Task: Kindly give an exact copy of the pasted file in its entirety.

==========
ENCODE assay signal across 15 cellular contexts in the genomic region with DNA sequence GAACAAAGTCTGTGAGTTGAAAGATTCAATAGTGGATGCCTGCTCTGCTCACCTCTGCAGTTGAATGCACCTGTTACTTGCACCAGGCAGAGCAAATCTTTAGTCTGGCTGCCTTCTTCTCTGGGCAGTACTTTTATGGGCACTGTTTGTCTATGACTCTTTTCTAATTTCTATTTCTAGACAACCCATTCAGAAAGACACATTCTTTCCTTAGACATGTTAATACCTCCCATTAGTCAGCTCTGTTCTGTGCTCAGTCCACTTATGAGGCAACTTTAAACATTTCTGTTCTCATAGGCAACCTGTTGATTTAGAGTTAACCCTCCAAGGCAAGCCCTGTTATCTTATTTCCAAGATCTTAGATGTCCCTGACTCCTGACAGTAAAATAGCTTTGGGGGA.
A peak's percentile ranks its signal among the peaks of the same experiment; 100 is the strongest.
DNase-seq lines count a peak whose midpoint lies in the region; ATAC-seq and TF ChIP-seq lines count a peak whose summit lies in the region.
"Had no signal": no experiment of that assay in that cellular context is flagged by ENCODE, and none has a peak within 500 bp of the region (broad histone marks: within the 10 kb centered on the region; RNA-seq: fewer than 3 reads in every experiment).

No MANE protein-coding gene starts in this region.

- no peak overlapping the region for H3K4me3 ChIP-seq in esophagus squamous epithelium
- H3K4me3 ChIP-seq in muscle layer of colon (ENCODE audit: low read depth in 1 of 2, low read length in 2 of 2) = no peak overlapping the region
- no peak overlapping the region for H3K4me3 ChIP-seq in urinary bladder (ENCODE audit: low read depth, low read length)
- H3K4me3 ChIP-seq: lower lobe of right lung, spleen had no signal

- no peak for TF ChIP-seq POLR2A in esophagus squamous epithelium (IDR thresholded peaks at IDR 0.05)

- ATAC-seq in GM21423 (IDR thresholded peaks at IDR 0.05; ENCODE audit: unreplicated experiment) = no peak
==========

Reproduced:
ENCODE assay signal across 15 cellular contexts in the genomic region with DNA sequence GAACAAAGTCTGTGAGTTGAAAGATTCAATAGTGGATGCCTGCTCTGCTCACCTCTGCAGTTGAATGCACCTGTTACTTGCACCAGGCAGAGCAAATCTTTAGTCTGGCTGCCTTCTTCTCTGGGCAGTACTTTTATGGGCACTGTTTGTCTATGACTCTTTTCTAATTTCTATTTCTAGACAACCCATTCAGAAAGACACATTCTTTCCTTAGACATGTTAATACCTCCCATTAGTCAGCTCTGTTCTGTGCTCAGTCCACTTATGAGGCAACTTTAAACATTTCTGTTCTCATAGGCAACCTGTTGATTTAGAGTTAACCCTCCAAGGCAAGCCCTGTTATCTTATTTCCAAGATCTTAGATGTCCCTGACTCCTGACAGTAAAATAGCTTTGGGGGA.
A peak's percentile ranks its signal among the peaks of the same experiment; 100 is the strongest.
DNase-seq lines count a peak whose midpoint lies in the region; ATAC-seq and TF ChIP-seq lines count a peak whose summit lies in the region.
"Had no signal": no experiment of that assay in that cellular context is flagged by ENCODE, and none has a peak within 500 bp of the region (broad histone marks: within the 10 kb centered on the region; RNA-seq: fewer than 3 reads in every experiment).

No MANE protein-coding gene starts in this region.

- no peak overlapping the region for H3K4me3 ChIP-seq in esophagus squamous epithelium
- H3K4me3 ChIP-seq in muscle layer of colon (ENCODE audit: low read depth in 1 of 2, low read length in 2 of 2) = no peak overlapping the region
- no peak overlapping the region for H3K4me3 ChIP-seq in urinary bladder (ENCODE audit: low read depth, low read length)
- H3K4me3 ChIP-seq: lower lobe of right lung, spleen had no signal

- no peak for TF ChIP-seq POLR2A in esophagus squamous epithelium (IDR thresholded peaks at IDR 0.05)

- ATAC-seq in GM21423 (IDR thresholded peaks at IDR 0.05; ENCODE audit: unreplicated experiment) = no peak